Wine Tasting in England
Wine Tasting in England? Seriously? Oh yes! Every year, together with a group of close friends, who also appreciate wine, we go out and about Europe, trying to combine three of my passions – travelling, great food and, of course, wine. Last year, we went to Barolo in Italy, earlier in the summer we had a little stopover in the Alentejo, in Portugal and this time? We decided to stay right here in the UK and find out what is really going on with English winemaking.
We started the day bright and early and headed to Bolney Wine Estate, in West Sussex. This winery has been producing wine since 1972, having grown from 3 to over 30 acres of vines over time. British wines have been winning quite a few awards recently (in blind tastings) and we were really keen to find out why! Bolney is known for its sparkling wines, which were good, but have been trying to establish themselves as specialist red wine producers. We were indeed surprised by the Pinot Noir and the Sparkling red, which was actually very very nice.
Tours can be pre-booked, but were, in my opinion really quite expensive. I have never been anywhere where I had to pay £32 per couple for a tour and 3 little tastings of wine. I was also a bit disappointed not to have any discount on the actual wines (not even a refund of what we paid for the tour, which is, in my experience, normal in other winemaking regions). Nonetheless, it was worth visiting and I must say that the tour was very informative.
England’s terroir is ideal for white wines and also sparkling – and apparently, so so good, that many French wine makers are now buying land in South East England, or so we were told. I am no wine expert – I am just a girl who likes drinking and appreciating the odd glass of wine…
First point of difference? The grapes. It sounds silly, but I was expecting more chardonnay, sauvignon blanc, arinto and the likes. Of course not – the climate is totally different from Southern Europe (or the New World) and grapes used need to be different. Most grapes used are German varietals and really quite different – but also interesting. But British wine makers are determined to make World Class sparkling wine in the traditional method – similar to Champagne, and cool climate aromatic and complex still wines similar to those produced in Alsace, Sancerre and New Zealand.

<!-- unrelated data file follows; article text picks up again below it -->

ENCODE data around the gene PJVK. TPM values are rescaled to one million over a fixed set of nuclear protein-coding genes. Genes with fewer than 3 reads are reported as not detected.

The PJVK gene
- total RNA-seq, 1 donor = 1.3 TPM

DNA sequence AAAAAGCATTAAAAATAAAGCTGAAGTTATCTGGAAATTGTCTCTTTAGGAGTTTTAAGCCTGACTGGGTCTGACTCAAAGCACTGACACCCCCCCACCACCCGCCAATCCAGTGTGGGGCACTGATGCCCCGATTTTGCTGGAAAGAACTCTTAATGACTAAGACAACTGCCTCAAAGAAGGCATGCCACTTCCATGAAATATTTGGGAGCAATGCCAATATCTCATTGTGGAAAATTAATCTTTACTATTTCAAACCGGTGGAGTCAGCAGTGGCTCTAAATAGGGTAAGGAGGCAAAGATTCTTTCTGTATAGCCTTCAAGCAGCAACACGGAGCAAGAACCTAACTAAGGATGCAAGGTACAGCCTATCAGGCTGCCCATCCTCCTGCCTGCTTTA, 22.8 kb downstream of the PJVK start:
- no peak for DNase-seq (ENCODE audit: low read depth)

Next stop was Chapel Down, in Tenterden, Kent. Chapel Down is one of the better-known wine makers in the UK (having supplied wines to Kate & William’s wedding reception), and the largest in the country. I was really quite impressed with the setup – of course, more commercial than the other wineries we visited. Interestingly, this was more similar to other places I have been, with a lovely restaurant in the property (I love the food+wine combination).
The tours cost from £7 per person, but they have a really interesting package which includes a 3-course meal, glass of wine, tour, tasting and £10 wine credit for £50, which seems incredible value. We really wanted to have lunch at the Swan, but arrived just as the kitchen was closing, which was unfortunate. But I can tell you that what we saw other fellow diners eat, looked amazing.
From this producer, I quite liked their Rosé Sparkling and one of their whites.
Last, but certainly not the least, was our final stop, in Biddenden, also in Kent. What it lacked in marketing, it had it double in charm. Malcolm was the most entertaining tour guide we have encountered. We absolutely loved it – Biddenden Vineyards is the oldest wine producer in Kent, founded in 1969 to produce wines and ciders. Being a smaller producer, interestingly, it uses some of Chapel Down’s infrastructure in order to produce its award-winning sparkling wines. We loved our Ploughman’s lunch (with a delicious chutney) and were also really surprised with one of its whites. Tours are free and lunch is around £15.
What I really liked and enjoyed during the day, was the warmth and hospitality of everyone around – and the knowledge each guide had (in all 3 wineries) was second to none. Maybe because this is something “newer”, everyone involved really knows the ins and outs of winemaking, plus they are native English speakers, which obviously doesn’t happen in most European countries.
The perfect way to end a fantastic day? An outstanding dinner at Thackeray’s in Turnbridge Wells. Young chef Richard Philips surprised us with an outstanding meal, set in a private dining room. I loved the decor, the attention to detail and the food. And everything being reasonable in terms of value.
But best of all? I loved spending a brilliant day with some of my closest friends. We love our little wine escapades – a great and relaxed way to spend some time together, catch up and just relax over a glass of wine. Next wine trip on the agenda – we are thinking Reims in France (bubbles, s’il vous plait) and Douro in Portugal. Which one? Tough choice, maybe we should do both!
So, if you ever find yourself in this part of the world, I’d definitely suggest going for wine tasting. In England, yes. And hoping they continue the great work they have been doing, and their wines win more and more awards, and become easier to find anywhere in the world. Cheers!